You can’t park a superyacht in Paris or Prague. You can’t take one to Champagne to quaff bubbly either. But you can aboard Savvy, the world’s first super-luxury, superyacht barge.
Designed to ply the narrow, shallow, low-bridged canals and rivers of Europe in style, Savvy was built back in 2004 by leading Dutch superyacht yard Hakvoort, with a stunning interior by British superyacht specialists H2Design. For the past five years, she’s taken her current owner, well-known British entrepreneur Peter de Savary—hence the barge’s name—on a grand adventure around Europe’s inland waterways.
If the name sounds familiar, de Savary founded the upscale St. James Club, with outposts in London, Paris, New York and LA. He also owns Scotland’s Skibo Castle where Madonna got married, and has built a small global empire of hotels, private clubs, restaurants and spas. He’s also a passionate boater.
His boating escapades have included leading the British team in the 1983 America’s Cup, founding the Pendennis yacht refit yard in the UK, and owning such iconic vessels as Richard Burton and Elizabeth Taylor’s 165-foot Kalizma.
“Savvy is like the best luxury penthouse you’ll find in Milan or Manhattan,” de Savary told Robb Report. “She’s taken us everywhere, from Holland to Belgium, and through northern France and Germany. I’m serious when I say she’s the most luxurious, most stylish and best-equipped yacht I’ve ever owned.”
She is quite the contrast to most canal boats, which are typically designed as comfortable but utilitarian transport, often under 40 feet. The queen of the canals, Savvy is over 97-feet long, with a slender 15-foot beam and draft of just under 4 feet. The 180-ton steel super-barge has the perfect dimensions to go anywhere, including the picturesque, though typically depth-challenged French canal system.
Size aside, what really sets Savvy apart is her diesel-electric hybrid propulsion system. Two big Northern Lights generators charge a huge bank of batteries, providing juice to a 110-kW electric motor. This can propel the barge at 6 mph, or push it to a top speed of 8 mph. While that may not sound fast, remember that canal cruising is all about the journey, not the destination.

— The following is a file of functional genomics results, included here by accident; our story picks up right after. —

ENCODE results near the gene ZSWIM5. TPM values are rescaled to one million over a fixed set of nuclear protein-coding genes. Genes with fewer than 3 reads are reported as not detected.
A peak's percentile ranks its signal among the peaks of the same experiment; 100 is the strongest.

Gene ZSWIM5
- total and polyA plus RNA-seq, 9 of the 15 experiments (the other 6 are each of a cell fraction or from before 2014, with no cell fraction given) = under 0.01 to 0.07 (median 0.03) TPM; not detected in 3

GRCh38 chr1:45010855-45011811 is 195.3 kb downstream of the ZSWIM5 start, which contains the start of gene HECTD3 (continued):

“There’s tremendous flexibility. We use one of the two bigger generators to put charge in the batteries for slow cruising,” de Savary says. “For more speed on big rivers, we fire-up the second generator for more power. Even with all the generators running, there’s hardly a sound and virtually no vibration.” And the setup has proven remarkably economical: The boat burns just over five gallons of diesel per hour and has an impressive 750-mile range.
As for those luxury accommodations, they include a full-width owner’s stateroom, below-decks in the bow. Back along a corridor is a twin-bed cabin, plus an office/study with a single bed that can extend to become a double. Step down from the forward teak-covered foredeck, with its hide-away Jacuzzi, and a covered outside lounging area has a comfy sofa and table. Close by, fold-back doors lead into the bright, airy salon, dining area and well-equipped galley.
At the stern, the helm station and large sofa are for both driving and watching the world go by, ever-so-slowly. From this deck is access to the spacious crew quarters, with two cabins, shower and galley.
Just before he bought Savvy in 2016, De Savary says the previous owner had splashed over $1.3 million on new furniture and upholstery. Since then, PdeS—as he’s known—has spent over $500,000 with Hakvoort, renewing the barge’s Lloyd’s 100A1 classification. “It makes a wonderful and unique pied-à-terre, and before Covid, it was great for business meetings and entertaining. Everyone wanted to come aboard,” he says.
Recently, however, de Savary made the decision to sell, listing Savvy with broker Peter Insull with a roughly $2.7 million price. It seems that he’s just bought a house on the Spanish island of Majorca where he keeps his elegant 65-foot Royal Huisman cruiser Hush. Other boats in his “fleet” include a newly restored 1964 Riva Tritone he has in Newport, Rhode Island, and a classic ’60s Fairey Swordsman he keeps on the River Dart in southwest England. It’ll soon be joined by a gleaming, former Venice water taxi.
“For an American buyer I think it would be amazing to take Savvy by ship to the US and do the Intracoastal and Great Loop,” says De Savary. “Or take it back to cruise France and Holland. The possibilities are endless.”
Here are some of Savvy’s other assets.